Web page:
garyfritz
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ESXi & vSphere support on older hardware?

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I do freelance consulting work.  I often have need of a VMware platform for work I'm doing.  Mostly I've been running on Workstation on my laptop.  That works OK for some things, but for other things I definitely need ESXi.

Being a small shop with a small equipment budget, I'm looking for a low-cost solution.  I've found an old HP DL380 G4 for a very resonable price.  It's not a huge box but it would do fine for my needs.

My question:  how long is this platform likely to be supported in ESXi/vSphere?  Any reason to expect it to stop working anytime soon, or should I expect it to work "forever"?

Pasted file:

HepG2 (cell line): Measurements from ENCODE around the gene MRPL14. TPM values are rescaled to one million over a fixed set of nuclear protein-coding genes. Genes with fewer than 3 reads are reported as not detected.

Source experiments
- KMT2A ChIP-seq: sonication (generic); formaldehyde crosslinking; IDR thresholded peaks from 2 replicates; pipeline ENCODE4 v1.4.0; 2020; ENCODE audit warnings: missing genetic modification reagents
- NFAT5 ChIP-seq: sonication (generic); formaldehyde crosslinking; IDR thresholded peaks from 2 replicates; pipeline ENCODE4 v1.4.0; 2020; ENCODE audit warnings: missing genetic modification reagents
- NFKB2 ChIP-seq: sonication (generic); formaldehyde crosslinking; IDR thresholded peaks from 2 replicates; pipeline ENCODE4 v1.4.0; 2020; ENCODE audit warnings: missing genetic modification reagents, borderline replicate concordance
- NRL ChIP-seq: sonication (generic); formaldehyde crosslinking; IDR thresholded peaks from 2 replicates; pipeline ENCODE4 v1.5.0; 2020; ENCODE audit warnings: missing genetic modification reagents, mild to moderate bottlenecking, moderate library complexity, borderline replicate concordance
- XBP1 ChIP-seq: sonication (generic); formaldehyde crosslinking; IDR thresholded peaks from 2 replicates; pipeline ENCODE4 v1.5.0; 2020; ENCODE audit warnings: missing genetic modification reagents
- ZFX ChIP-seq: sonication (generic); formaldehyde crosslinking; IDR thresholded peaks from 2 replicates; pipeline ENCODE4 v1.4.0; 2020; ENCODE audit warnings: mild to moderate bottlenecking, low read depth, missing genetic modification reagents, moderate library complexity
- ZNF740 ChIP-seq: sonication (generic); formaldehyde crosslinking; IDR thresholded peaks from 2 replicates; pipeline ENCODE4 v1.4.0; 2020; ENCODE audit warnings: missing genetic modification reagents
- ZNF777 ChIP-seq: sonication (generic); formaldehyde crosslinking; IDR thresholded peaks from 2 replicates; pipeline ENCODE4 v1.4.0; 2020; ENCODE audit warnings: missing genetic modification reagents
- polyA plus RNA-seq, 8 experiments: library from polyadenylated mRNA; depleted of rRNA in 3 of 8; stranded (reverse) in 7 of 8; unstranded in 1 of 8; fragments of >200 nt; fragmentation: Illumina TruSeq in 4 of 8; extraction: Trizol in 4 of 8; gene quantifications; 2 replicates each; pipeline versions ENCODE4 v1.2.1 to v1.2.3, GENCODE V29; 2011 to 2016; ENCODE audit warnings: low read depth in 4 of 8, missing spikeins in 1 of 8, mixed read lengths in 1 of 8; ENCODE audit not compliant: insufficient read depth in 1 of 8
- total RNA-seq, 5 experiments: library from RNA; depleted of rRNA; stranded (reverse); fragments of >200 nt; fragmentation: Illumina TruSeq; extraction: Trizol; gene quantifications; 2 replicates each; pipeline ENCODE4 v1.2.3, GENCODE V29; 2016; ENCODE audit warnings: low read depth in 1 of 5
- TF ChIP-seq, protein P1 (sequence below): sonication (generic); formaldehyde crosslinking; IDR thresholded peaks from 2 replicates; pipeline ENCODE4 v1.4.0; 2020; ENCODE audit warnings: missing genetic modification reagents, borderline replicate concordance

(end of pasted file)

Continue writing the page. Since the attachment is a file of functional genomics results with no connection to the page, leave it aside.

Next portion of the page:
Thanks!

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a_p_
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I have some old DL360 G4 models in my test environment and they definitely don't have VT support. A quick look at the Intel site shows the XEON CPUs without VT-x support (http://ark.intel.com/products/27089/64-bit-Intel-Xeon-Processor-3_60E-GHz-2M-Cache-800-MHz-FSB)

See also the HP Quickspect for details on the DL380 G4 at http://h18000.www1.hp.com/products/quickspecs/12028_div/12028_div.html and the HP compatibility guide at http://h18004.www1.hp.com/products/servers/vmware/supportmatrix/hpvmware.html

André

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a_p_
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Even though the DL380 G4 is a robust system, I wouldn't recommend it. You may be able to run ESXi 4.x and 5.0 (haven't tried this myself yet), but you definitely cannot run any 64-bit VMs due to the lack of VT support. If you want to have good performance you would also have to look for battery-buffered cache for the RAID controller. If you want to stay with HP, you should rather look for a G5 model which is listed in the HCL. You can get them for an affordable price, either used or - if you are lucky - as a renew model.

André

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garyfritz